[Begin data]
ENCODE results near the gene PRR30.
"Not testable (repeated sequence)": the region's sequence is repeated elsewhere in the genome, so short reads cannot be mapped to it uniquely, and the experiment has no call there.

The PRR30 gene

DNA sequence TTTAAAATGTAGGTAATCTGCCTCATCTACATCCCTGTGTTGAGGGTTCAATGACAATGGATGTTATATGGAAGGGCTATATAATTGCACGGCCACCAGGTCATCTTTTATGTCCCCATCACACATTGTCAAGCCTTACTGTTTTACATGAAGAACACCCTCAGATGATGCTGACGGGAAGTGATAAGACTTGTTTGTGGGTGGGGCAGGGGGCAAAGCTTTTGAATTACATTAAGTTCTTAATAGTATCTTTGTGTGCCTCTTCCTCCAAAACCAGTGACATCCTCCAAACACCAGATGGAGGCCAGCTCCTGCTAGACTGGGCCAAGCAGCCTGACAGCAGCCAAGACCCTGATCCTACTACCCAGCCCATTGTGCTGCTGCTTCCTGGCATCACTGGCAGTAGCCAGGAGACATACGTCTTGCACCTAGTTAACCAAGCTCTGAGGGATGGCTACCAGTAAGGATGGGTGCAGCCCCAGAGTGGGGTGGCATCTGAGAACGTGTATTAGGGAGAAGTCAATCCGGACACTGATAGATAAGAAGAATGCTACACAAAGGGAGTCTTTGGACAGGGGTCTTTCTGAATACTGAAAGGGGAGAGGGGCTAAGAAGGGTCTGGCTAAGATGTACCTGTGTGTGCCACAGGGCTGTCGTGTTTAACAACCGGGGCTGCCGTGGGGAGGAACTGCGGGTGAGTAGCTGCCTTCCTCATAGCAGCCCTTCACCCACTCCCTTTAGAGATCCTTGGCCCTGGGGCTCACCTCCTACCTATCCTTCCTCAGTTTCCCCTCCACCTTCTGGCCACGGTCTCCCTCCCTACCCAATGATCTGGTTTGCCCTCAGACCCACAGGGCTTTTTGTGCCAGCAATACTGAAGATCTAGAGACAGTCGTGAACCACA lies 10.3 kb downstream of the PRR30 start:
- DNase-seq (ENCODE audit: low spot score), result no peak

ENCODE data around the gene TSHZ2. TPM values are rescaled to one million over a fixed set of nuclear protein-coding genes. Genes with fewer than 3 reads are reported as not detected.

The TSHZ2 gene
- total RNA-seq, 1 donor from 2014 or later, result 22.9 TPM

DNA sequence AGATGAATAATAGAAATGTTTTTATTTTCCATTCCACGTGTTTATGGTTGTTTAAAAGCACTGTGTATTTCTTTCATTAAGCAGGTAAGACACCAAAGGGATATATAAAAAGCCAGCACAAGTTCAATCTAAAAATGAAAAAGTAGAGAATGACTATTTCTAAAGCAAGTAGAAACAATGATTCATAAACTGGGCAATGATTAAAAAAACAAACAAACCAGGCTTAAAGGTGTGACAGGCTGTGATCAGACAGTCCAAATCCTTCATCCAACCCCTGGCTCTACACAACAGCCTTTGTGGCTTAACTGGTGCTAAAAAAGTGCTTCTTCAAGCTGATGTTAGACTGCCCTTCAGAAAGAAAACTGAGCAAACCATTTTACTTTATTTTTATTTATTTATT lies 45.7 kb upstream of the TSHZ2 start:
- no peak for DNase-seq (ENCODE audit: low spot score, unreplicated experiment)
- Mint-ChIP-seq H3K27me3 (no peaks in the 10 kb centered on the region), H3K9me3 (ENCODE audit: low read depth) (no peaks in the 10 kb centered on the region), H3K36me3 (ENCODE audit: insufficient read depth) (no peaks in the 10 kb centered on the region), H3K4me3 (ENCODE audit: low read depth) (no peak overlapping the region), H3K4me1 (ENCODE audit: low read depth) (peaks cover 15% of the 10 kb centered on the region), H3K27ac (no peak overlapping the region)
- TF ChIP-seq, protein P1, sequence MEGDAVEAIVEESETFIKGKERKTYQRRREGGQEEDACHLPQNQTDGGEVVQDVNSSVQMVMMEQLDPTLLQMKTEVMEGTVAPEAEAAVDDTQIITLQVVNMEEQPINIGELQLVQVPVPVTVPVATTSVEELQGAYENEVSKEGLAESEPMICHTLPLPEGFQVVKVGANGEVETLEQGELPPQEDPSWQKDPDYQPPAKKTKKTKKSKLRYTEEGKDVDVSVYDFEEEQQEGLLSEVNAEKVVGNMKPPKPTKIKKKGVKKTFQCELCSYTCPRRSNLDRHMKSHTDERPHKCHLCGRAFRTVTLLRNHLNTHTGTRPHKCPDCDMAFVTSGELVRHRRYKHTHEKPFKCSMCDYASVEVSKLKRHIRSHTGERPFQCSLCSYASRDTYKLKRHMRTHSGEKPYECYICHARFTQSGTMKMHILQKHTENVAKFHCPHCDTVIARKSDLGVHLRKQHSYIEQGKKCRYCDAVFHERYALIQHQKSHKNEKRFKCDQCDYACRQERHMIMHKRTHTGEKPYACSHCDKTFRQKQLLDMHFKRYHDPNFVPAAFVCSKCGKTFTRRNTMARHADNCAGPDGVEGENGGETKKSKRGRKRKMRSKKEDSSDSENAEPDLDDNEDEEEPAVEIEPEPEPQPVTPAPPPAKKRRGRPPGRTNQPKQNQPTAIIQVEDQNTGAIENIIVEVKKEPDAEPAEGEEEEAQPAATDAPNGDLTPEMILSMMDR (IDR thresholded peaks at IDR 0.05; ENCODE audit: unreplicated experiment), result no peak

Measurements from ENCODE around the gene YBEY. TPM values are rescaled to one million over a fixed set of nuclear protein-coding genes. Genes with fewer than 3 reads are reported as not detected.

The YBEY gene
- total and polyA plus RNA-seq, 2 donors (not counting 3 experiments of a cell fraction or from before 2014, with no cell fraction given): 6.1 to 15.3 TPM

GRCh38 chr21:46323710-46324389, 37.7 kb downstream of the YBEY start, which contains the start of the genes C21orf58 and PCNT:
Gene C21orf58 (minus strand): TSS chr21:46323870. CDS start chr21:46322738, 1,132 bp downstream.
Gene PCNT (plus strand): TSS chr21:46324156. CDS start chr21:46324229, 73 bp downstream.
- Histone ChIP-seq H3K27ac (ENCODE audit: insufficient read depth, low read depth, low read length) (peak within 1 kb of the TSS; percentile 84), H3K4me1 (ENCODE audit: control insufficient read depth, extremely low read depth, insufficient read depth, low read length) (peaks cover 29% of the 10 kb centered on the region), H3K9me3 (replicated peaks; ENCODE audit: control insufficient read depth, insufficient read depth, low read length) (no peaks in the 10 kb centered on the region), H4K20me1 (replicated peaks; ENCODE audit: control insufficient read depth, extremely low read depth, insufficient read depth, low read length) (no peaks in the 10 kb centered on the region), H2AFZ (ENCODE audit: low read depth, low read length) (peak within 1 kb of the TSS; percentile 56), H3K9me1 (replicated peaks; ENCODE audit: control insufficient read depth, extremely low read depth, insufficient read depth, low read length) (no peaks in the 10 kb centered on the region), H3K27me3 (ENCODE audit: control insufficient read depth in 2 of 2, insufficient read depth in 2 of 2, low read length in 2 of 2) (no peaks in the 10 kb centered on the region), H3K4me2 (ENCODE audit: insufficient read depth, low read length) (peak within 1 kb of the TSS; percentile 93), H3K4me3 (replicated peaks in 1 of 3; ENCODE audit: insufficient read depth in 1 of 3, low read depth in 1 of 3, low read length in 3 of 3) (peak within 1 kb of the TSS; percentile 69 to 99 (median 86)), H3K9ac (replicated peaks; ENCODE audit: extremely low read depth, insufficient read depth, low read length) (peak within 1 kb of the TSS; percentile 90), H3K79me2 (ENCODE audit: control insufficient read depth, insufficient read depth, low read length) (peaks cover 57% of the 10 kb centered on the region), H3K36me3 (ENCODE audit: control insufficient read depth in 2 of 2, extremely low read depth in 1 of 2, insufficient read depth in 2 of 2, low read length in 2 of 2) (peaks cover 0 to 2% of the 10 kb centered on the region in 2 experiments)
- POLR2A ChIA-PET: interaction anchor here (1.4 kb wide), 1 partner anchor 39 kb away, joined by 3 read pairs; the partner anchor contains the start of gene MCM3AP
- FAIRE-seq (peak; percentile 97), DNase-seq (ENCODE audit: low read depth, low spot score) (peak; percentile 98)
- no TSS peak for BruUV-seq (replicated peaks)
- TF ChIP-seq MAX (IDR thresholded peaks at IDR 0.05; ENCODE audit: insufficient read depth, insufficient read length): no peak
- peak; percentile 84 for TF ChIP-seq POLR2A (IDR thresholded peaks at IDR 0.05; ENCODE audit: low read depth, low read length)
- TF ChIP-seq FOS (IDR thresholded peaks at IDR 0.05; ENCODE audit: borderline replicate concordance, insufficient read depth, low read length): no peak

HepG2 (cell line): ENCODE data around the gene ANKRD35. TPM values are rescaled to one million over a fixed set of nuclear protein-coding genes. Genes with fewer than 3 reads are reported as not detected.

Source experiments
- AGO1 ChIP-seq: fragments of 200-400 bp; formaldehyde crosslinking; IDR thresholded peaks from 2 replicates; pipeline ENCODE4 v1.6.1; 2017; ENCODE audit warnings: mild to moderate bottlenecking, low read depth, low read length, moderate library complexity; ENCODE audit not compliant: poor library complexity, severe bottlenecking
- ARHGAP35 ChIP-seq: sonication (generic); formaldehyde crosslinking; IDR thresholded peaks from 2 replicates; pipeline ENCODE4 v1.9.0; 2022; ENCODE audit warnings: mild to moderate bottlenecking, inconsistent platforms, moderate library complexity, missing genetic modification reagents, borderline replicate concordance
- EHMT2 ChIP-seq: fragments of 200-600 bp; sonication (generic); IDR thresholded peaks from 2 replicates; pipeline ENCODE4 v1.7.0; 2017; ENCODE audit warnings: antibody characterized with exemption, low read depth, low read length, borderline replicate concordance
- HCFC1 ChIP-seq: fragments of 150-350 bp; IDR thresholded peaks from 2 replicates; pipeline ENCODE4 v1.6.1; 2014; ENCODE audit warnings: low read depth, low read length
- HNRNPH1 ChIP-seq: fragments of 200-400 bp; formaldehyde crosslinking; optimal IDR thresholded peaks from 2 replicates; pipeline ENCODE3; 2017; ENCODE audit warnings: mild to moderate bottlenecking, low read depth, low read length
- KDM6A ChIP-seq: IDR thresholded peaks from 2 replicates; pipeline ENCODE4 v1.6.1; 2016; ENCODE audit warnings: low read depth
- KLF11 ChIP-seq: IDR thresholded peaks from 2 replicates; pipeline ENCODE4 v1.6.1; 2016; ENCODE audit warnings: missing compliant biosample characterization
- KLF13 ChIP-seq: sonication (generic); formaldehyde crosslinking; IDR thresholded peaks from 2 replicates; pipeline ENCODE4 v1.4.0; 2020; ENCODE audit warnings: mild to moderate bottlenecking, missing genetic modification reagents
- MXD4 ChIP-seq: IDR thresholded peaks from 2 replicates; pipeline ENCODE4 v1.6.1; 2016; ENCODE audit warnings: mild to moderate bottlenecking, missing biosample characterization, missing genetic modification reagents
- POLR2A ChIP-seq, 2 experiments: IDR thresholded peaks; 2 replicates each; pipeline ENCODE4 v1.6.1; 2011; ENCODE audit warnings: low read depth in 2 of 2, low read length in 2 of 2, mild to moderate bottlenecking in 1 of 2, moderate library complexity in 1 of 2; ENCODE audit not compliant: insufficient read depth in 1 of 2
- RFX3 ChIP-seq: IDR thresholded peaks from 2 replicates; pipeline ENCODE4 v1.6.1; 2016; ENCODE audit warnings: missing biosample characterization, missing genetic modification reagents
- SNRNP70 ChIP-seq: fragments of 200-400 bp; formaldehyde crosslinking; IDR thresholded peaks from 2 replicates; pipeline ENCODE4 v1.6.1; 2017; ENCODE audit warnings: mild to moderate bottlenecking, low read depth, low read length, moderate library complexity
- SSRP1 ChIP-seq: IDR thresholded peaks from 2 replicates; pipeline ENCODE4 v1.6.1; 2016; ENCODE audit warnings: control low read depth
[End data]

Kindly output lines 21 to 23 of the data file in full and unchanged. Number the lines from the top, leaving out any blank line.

- FAIRE-seq (peak; percentile 97), DNase-seq (ENCODE audit: low read depth, low spot score) (peak; percentile 98)
- no TSS peak for BruUV-seq (replicated peaks)
- TF ChIP-seq MAX (IDR thresholded peaks at IDR 0.05; ENCODE audit: insufficient read depth, insufficient read length): no peak